Hunting and sterilizing deer and fencing off parks are options Arlington County could pursue to cull its reportedly oversized, and hungry, deer population.
Over the last two years, consultants estimated Arlington has a herd of whitetail deer numbering 290 and, in some areas, the concentration exceeded “healthy” levels.
These large herds are overgrazing the local forest understory and eating away the habitat that sustains birds, insects and bats, according to consultants, the Dept. of Parks and Recreation and some local naturalists.
Now, the parks department is investigating ways to cull the deer. Interested residents can attend a forum on Tuesday, July 11 at the Lubber Run Community Center to learn about management options and share their thoughts.
Through Thursday, July 13, residents can take an online survey to share their thoughts on the four lethal and non-lethal methods on the table:
- professional sharpshooting
- surgical sterilization of female deer
- public archery hunting
- fenced parks
“We want to be good stewards of Arlington County we’re trying to do the best that we can and this assessment is part of it,” county Natural Resources Manager Alonso Abugattas said in a recent video. “We’re hoping that, through this, we can decide how we can best proceed. This is just the beginning of what promises to be a conversation with the public.”
In the feedback form, Arlington County says sharpshooting, with professionals using sound-suppressed rifles and lead-free bullets, is safe for the public and “the most effective and fastest method for controlling overabundant deer.”
The practice meets euthanasia criteria set by national veterinarian groups. Meat from sharpshooting is donated.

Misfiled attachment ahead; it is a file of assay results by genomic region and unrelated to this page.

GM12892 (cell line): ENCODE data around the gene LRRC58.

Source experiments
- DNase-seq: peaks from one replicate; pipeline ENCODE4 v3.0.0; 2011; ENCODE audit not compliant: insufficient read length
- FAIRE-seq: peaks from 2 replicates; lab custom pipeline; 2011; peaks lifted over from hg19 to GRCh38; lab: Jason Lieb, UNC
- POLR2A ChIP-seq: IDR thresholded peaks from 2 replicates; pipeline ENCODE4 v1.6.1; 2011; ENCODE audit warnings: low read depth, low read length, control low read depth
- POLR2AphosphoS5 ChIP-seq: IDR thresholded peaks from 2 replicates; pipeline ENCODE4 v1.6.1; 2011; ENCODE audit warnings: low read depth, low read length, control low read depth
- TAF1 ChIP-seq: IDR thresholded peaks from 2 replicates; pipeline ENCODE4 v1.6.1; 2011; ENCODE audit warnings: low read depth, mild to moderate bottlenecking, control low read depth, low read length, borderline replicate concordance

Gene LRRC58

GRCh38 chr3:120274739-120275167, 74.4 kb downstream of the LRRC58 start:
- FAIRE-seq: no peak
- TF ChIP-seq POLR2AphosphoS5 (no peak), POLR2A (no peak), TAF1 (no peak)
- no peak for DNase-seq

Right behind sharpshooting, in terms of efficacy, could be sterilization. The county says experimental research has shown that, four years after surgical sterilization, deer populations may be reduced to almost half their original size.
Both these would require state permission. Arlington could instead change its own codes to expand archery hunting areas. If it took this course, vetted hunters, using modern compound bows or crossbows, would cull deer.
The county acknowledges the efficacy of archery “is unlikely to be at the level necessary for plant and forest regeneration” on its own and may need to be combined with sharpshooting or sterilization.
Or, Arlington could simply build fences around entire parks — a method that avoids death and sterilization but may be costly and ineffective, the county says.
Fencing “can be expensive to build and maintain, displaces deer into adjacent communities, limits vegetation regrowth to within fence boundaries, and requires vigilance in keeping gates closed and a plan to remove deer should they enter Arlington Parks,” per the form.
Survey respondents are asked how much they support or disagree with the four methods. The county asks which goals it should prioritize in choosing a method, such as forest health, minimized deer suffering and safety.
In the video, Abugattas emphasizes that doing nothing is not an option. An adult deer eats 5-7 pounds of vegetation in a day, or about one ton in a year. After their first year, an adult can produce two fawns every year for up to 20 years.
He cites studies saying that above 15-20 deer per square mile, a “browse line” develops. Below six feet, vegetation does not regrow, affecting insects that feed 90% of Arlington’s ground nesting birds and bats.